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Multimodal deep learning approach for event detection in sports using Amazon SageMaker

 Multimodal deep learning approach for event detection in sports using Amazon SageMaker

Have you ever thought about how artificial intelligence could be used to detect events during live sports broadcasts? With machine learning (ML) techniques, we introduce a scalable multimodal solution for event detection on sports video data. Recent developments in deep learning show that event detection algorithms are performing well on sports data [1]; however, they’re dependent upon the quality and amount of data used in model development. This post explains a deep learning-based approach developed by the Amazon Machine Learning Solutions Lab for sports event detection using Amazon SageMaker. This approach minimizes the impact of low-quality data in terms of labeling and image quality while improving the performance of event detection. Our solution uses a multimodal architecture utilizing video, static images, audio, and optical flow data to develop and fine-tune a model, followed by boosting and a postprocessing algorithm.

We used sports video data that included static 2D images and frames over time and audio data, which enabled us to train separate models in parallel. The outlined approach also enhances the performance of event detection by consolidating the models’ outcomes into one decision-maker using a boosting technique.

In this post, we first give an overview of the data. We then explain the preprocessing workflow, modeling strategy, postprocessing, and present the results.

Dataset

In this exploratory research study, we used the Sports-1 Million dataset [2], which includes 400 classes of short video clips of sports. The videos include the audio channel, enabling us to extract audio samples for multimodal model development. Among the sports in the dataset, we selected the most frequently occurring sports based on their number of data samples, resulting in 89 sports.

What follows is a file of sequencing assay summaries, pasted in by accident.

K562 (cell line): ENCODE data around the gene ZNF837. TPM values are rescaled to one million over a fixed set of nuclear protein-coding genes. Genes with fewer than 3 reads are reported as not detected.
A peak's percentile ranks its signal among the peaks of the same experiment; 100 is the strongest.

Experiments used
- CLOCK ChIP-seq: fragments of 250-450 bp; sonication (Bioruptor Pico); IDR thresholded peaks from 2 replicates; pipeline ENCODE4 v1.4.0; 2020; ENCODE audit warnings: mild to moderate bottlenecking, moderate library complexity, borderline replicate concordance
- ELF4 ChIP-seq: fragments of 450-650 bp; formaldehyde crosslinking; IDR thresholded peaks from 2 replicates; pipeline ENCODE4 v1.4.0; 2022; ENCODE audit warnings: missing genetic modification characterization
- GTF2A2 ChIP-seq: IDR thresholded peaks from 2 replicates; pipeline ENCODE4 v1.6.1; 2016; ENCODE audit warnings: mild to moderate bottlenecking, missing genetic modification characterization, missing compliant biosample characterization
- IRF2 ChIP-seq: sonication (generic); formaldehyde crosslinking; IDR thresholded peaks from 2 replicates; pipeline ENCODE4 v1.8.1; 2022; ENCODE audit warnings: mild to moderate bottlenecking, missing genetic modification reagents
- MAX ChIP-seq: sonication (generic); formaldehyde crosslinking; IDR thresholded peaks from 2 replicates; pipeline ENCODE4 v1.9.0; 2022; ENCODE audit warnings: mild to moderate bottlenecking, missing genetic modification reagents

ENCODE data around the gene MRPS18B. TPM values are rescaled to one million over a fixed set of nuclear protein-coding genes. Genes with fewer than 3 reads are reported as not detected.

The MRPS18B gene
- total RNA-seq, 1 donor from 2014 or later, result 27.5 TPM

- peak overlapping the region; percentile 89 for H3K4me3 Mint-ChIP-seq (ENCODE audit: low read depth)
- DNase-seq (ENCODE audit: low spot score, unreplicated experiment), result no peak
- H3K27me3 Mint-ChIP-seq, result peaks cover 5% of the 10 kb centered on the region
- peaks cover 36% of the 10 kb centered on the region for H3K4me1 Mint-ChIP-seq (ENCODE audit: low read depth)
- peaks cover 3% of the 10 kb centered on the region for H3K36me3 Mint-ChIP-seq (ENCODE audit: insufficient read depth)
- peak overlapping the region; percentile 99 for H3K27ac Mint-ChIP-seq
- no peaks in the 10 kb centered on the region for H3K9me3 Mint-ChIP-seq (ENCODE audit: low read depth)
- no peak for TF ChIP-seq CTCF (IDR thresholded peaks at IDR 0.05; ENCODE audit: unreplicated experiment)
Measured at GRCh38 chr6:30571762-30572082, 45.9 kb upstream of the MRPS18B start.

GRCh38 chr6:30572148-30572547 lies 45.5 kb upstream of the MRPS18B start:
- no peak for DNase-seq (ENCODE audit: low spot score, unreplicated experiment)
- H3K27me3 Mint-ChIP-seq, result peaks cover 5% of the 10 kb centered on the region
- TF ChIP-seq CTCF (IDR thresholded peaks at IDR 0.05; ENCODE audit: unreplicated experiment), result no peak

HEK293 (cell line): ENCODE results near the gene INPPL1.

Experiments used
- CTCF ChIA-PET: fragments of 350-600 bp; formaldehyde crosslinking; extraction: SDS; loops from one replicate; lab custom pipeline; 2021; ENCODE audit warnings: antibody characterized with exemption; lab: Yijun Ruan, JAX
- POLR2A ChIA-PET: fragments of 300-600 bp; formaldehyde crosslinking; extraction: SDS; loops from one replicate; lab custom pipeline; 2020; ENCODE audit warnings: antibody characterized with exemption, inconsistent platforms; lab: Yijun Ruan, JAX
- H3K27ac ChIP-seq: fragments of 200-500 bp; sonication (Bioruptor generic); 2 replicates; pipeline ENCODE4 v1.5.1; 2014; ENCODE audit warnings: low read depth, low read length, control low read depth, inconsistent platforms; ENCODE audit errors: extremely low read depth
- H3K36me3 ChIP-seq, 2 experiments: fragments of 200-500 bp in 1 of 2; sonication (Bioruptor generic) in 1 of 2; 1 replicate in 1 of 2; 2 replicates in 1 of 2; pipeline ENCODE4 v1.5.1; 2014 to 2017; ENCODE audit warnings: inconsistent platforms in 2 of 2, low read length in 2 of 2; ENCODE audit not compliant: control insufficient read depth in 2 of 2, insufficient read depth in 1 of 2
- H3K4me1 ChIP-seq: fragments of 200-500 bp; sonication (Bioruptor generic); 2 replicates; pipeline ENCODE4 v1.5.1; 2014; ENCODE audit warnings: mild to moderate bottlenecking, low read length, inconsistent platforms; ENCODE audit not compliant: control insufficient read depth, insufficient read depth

We then consolidated the sports in similar categories, resulting in 25 overall classes. The final list of selected sports for modeling is:

['americanfootball', 'athletics', 'badminton', 'baseball', 'basketball', 'bowling', 'boxing', 'cricket', 'cycling', 'fieldhockey', 'football', 'formula1', 'golf', 'gymnastics', 'handball', 'icehockey', 'lacrosse', 'rugby', 'skiing', 'soccer', 'swimming', 'tabletennis', 'tennis', 'volleyball', 'wrestling']

The following graph shows the number of video samples per sports category. Each video is cut into 1-second intervals.

The following graph shows the number of video samples per sports category. Each video is cut into 1-second intervals.

Data processing pipeline

The temporal modeling in this solution uses video clips with 1-second-long durations. Therefore, we first extracted 1-second length video clips from each data example. The average length of videos in the dataset is around 20 seconds, resulting in approximately 190,000 1-second video clips. We passed each second-level video clip through a frame extraction pipeline and, depending on the

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Source - Continue Reading: https://aws.amazon.com/blogs/machine-learning/multimodal-deep-learning-approach-for-event-detection-in-sports-using-amazon-sagemaker/

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